Sunday, 10 August 2014

Box End Park WeBS: 10/08/2014

I just about squeezed in my WeBS count this morning before the heavy rain arrived, just got a little bit damp as I headed back to the car. Quite a few changes in the park where the Hay has been cut and the Spit has had a hair cut since my last visit.

I'm not sure what affect the cutting on the Spit had as their were 3 small Oystercatcher chicks last time, now there is just one well grown youngster with the 2 adults. I was pretty sure there were Common Tern chicks on there too but they may have been developed enough to fly by the time the cutting took place. There were certainly a few juveniles around this morning, perched on various bits of hardware around the lakes.

It was fairly standard stuff this morning although the Pied Wagtail numbers were good with a number of juveniles on site and the Coot numbers were impressive with 2 more new broods and 3 older broods as well as 19 adult birds. I also spotted one of the adult Coots with nest material so maybe still time for another brood! It's been an exceptional year for Coots in the park.

The resident pair of Mute Swans have moved onto the river with their 7 cygnets.

Black-headed Gull 1
Buzzard 2 Minimum count, possible family party in the area.
Common Tern 12 One dead bird floating in the lake, no rings.
Coot 19 Broods of 3 and 5 small chicks and 3,3 and 1 older chicks not included in count.
Cormorant 3
Grey Heron 1
Kingfisher 1
Lapwing 1
Mallard 31
Moorhen 2 Broods of 1 and 2 well grown chicks not included in count.
Mute Swan 2 Pair with 7 well grown cygnets. One of the adults is Orange 744.
Oystercatcher 3 2 adults and one juvenile.
Pied/White Wagtail 11 Rarer species

Total number of species: 13, Individuals: 89

Other birds of note:

Stock Dove
Reed Warbler
Sedge Warbler
Green Woodpecker
House Martin (best count of 37)
Swallow (a few feeding before the rain arrived)

Thursday, 24 July 2014

Box End Park WeBS: 13/07/2014

It was noticeable from arrival at the lake side that the Common Terns were much more aggressive this month. I was being dive bombed and any passing Corvid was chased off. The vegetation is so thick on the island I can't see any Tern chicks but I'm sure they are there. The pair of Oystercatchers are still on site with their fully grown offspring but they had a surprise for me at the end of my survey when 3 young chicks came out of the vegetation on the island!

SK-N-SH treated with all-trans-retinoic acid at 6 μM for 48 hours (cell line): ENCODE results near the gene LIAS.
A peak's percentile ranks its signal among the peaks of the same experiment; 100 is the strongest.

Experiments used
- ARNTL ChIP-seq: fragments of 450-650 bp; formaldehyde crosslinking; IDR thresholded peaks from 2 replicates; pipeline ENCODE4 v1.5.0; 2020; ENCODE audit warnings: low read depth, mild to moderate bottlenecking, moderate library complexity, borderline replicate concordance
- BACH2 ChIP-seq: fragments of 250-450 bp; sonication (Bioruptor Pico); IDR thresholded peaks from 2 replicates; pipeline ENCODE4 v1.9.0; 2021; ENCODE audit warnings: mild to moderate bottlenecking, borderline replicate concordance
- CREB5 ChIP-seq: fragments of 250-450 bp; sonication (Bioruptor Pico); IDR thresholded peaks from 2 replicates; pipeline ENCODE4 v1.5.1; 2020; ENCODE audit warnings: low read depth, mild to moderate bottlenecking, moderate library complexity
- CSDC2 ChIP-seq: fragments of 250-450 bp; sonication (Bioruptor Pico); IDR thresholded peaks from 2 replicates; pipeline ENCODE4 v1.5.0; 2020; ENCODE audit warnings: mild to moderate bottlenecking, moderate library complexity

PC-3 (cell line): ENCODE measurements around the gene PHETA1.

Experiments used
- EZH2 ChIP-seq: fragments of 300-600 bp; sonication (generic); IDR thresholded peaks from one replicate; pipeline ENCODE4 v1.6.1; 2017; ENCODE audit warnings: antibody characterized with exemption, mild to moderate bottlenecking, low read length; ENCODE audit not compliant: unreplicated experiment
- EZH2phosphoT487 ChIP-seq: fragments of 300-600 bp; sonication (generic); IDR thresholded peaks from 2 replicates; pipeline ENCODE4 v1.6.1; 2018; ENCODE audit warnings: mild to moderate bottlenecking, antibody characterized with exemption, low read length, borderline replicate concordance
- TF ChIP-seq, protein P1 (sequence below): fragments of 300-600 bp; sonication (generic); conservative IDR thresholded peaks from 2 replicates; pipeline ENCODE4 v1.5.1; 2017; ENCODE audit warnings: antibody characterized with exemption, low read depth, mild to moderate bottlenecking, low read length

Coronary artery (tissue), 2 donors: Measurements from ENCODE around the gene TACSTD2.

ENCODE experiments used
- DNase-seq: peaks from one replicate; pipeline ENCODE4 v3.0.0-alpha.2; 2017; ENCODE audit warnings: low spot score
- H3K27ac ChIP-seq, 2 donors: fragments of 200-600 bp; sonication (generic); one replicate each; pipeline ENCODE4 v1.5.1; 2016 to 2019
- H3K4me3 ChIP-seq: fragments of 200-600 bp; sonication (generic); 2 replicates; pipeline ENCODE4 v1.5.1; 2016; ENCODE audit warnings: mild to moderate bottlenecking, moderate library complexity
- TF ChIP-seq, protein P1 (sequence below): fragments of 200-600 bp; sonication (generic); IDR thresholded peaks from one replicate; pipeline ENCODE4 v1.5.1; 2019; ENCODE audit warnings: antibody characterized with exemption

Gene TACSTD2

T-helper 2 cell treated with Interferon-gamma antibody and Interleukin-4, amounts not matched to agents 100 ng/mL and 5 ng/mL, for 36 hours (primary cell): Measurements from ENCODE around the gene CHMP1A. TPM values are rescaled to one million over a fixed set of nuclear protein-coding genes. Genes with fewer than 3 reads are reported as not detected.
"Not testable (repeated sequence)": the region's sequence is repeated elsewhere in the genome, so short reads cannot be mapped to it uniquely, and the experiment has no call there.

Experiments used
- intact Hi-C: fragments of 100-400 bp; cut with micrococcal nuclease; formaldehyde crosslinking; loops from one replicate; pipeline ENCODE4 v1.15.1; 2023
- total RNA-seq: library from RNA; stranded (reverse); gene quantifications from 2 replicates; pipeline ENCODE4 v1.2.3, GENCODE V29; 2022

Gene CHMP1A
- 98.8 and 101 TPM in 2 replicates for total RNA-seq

There were a lot a Mallards on site , not unusual at this time of year when they are going through their moult. There were also three females with small ducklings, probably the last ones this year.

I finally got to see all of the Mute Swan cygnets and was surprised to see 7 of them. I had thought there were 6 max which just goes to show how thick the vegetation is on the island this year. The Black Swan was also present, hanging around with the Mute Swan family which seemed to tolerate it quite happily.

There are a lot of Coots present with five family groups, having 5,1,1,2 and 1 young, and at least one pair still nesting. I've not seen this number breeding here before and I wonder if it is due to the increased vegetation on the island.

Black Swan 1
Common Tern 14
Coot 12
Grey Heron 2
Grey Wagtail 3
Mallard 94
Moorhen 2
Mute Swan 4
Oystercatcher 3
Pied/White Wagtail 2

Total number of species: 10 Individuals: 137

It was also nice have a Little Owl calling from the west side of the park when I arrived. Another highlight of the morning was the Hornet Mimic Hoverfly seen while I was walking along the river on the east side of the park. It's the first one I have seen and was a very impressive beasty!

Saturday, 5 July 2014

Farne Islands: Part 2 (04/06/2014)